Studies have shown how fruit helps with hypertension and host of other ailments
BY DAVID TEMPLETON
Watermelon may be the best picnic dessert nature ever created with its sweet juice cleverly bound inside that spongy red (sometimes yellow) matrix, and fully protected by psychedelic green rind.
But much like the thespian whose good looks overshadow brilliant acting skills, the watermelon’s sweet, colorful qualities long have undercut its attributes as a wholly nutritious fruit whose tasty powers hydrate as well as heal.
And no matter how you slice it, this green cannonball of nutrition is attracting scientific attention as an elixir that reduces muscle pain after workouts and a whole lot more. Studies also have shown beneficial effects on arterial plaque in cardiovascular disease, prostate and other cancers, erectile dysfunction, menopause, acid reflux and potentially Alzheimer’s disease, among others.
A recent study, for example, found that “watermelon extract supplementation reduces blood pressure and arterial stiffness,” in older adults in cold weather, so it “can prevent the progression of hypertension and the hypertensive response to cold exposure,” said the author Arturo Figueroa-Galvez, associate professor at Florida State University’s department of nutrition, food and exercise sciences.
Another of his studies found that the supplement also reduced ankle blood pressure in obese adults with hypertension.
Studies by others found that watermelon compounds reduced inflammation in prostate, gastrointestinal and other cancers, while a study published recently showed that lycopene, which provides the red pigmentation in watermelon and tomatoes, potentially reduced the inflammatory cascade of Alzheimer’s disease.
In April yet another study found lycopene reduced reflux disease in animals, in part, by inhibiting acid pathways in the stomach.
“Watermelon is a pretty well-documented source of vitamin C, vitamin A and potassium,” said Penelope Perkins-Veazie, a professor of horticulture in the Plants for Human Health Institute at North Carolina State University. She said she’s been studying watermelon nutrients for 15 years.
Citrulline and lycopene
Most noteworthy are watermelon’s two “secondary metabolites,” citrulline and lycopene, which have been the focus of recent research. Citrulline, a nonessential amino acid, is abundant in watermelon, yellow watermelons having four times that of red watermelon.
As it turns out, citrulline is involved in producing nitric oxide, a potent molecule that relaxes blood vessels and lowers blood pressure, “with benefits to the brain, heart and in a cycle of amino acids necessary to properly flush the kidneys,” said Perkin’s Veazie, who has a Ph.D. in horticulture.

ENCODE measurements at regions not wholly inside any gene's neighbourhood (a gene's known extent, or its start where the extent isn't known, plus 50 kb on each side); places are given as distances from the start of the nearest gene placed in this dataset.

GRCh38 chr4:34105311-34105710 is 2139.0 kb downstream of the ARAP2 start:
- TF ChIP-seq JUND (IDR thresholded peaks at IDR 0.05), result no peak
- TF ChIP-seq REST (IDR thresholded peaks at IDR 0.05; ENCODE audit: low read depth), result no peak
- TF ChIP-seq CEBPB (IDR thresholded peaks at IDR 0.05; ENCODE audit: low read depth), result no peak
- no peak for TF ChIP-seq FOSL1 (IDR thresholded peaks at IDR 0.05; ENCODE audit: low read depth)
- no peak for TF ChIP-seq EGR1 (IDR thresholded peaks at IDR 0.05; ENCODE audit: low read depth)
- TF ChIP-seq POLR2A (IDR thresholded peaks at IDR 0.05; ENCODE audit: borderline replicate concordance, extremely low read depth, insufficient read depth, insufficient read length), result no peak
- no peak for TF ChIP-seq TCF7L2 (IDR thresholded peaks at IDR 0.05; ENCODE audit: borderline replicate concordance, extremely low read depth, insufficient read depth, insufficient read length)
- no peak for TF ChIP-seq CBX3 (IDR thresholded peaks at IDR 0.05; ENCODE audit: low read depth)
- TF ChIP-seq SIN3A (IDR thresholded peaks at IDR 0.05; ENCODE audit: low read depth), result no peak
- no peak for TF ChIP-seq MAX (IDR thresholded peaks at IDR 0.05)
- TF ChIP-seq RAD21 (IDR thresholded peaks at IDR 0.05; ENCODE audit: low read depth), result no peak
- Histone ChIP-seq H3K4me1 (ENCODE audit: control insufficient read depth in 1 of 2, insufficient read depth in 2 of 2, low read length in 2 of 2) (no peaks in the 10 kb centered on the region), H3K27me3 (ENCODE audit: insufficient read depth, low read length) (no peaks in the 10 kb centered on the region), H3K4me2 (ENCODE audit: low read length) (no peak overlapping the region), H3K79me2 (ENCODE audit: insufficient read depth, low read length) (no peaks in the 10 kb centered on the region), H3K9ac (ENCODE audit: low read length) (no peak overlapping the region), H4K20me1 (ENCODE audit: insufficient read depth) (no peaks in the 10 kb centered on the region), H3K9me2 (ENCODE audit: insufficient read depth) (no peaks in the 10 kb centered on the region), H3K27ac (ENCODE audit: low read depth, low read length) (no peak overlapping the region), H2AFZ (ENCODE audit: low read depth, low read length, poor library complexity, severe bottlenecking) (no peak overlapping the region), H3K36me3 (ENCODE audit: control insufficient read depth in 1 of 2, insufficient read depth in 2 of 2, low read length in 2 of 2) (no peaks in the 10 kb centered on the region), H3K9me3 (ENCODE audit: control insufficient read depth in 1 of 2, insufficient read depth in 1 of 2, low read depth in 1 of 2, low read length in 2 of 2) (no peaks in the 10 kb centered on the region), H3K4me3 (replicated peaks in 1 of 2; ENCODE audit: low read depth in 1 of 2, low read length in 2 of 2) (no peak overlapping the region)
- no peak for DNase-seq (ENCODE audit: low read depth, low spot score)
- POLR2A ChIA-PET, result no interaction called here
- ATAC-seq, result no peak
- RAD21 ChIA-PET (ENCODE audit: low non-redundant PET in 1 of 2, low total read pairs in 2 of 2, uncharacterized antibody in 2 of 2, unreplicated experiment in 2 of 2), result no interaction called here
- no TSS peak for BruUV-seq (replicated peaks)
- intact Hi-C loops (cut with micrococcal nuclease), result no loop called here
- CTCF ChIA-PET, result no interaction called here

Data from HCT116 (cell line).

Lycopene is actually more abundant and more easily available in watermelon than tomatoes, where it’s bound up in cellular walls, even if tomatoes draw more research attention due to their importance in the American diet. Perkins-Veazie said lycopene shows clear benefits in reducing plaque buildup in arteries and preventing prostate cancer.
Botanically, watermelon is a fruit in the same cucurbit family as pumpkins, squash and cucumbers, which often are mistaken as vegetables.
The longstanding bias against watermelon stems from its 21 grams of carbohydrates, mostly sugars, in every two-cup serving, with only a single gram of fiber.
“People are concerned about the sugar, but compared to processed products it tastes sweet but isn’t loaded with sugar,” Perkins-Veazie said. “It’s counterintuitive, but there is an enzyme present to regulate the glucose.”
Despite the sugars (equally divided among sucrose, glucose and fructose), two cups of watermelon have only 80 calories with no fat, sodium or cholesterol. “Using the same watermelon extract used in my previous human studies, watermelon supplementation did not increase body weight and improved blood lipids in rats,” Dr. Figueroa-Galvez said.
Came from Africa
Watermelon originated in southern Africa and became nature’s canteen. Rather than transport water long distances, travelers took watermelons, which are 92 percent water and don’t begin rotting for three weeks.
Watermelon’s key season is July 1 through Labor Day, with a tag team of suppliers from Florida in April, followed by Texas and Georgia, before California supplies the nation with watermelons through October. During winter months, Mexico and Guatemala are the source.
Stephanie Barlow, spokeswoman for the National Watermelon Promotion Board, said the fruit offers consumers health, value and versatility all year-round, all parts being edible, including the rind and seeds.
“We’re really focusing on health,” she said. “All pre-packaged foods have a smattering of health claims so our health message has to be the strongest one.”
There are 1,200 varieties of watermelon grown in 96 countries, she said, noting that square ones are being grown in square containers in Japan so they fit into smaller refrigerators. There are even a few orange watermelons.
The 100 seeds in a watermelon are heavier than the flesh, she said, and act like marbles, damaging the flesh and causing them to rot more quickly. That helps explain why in the market today, she said, “It’s a landslide majority of seedless watermelons.”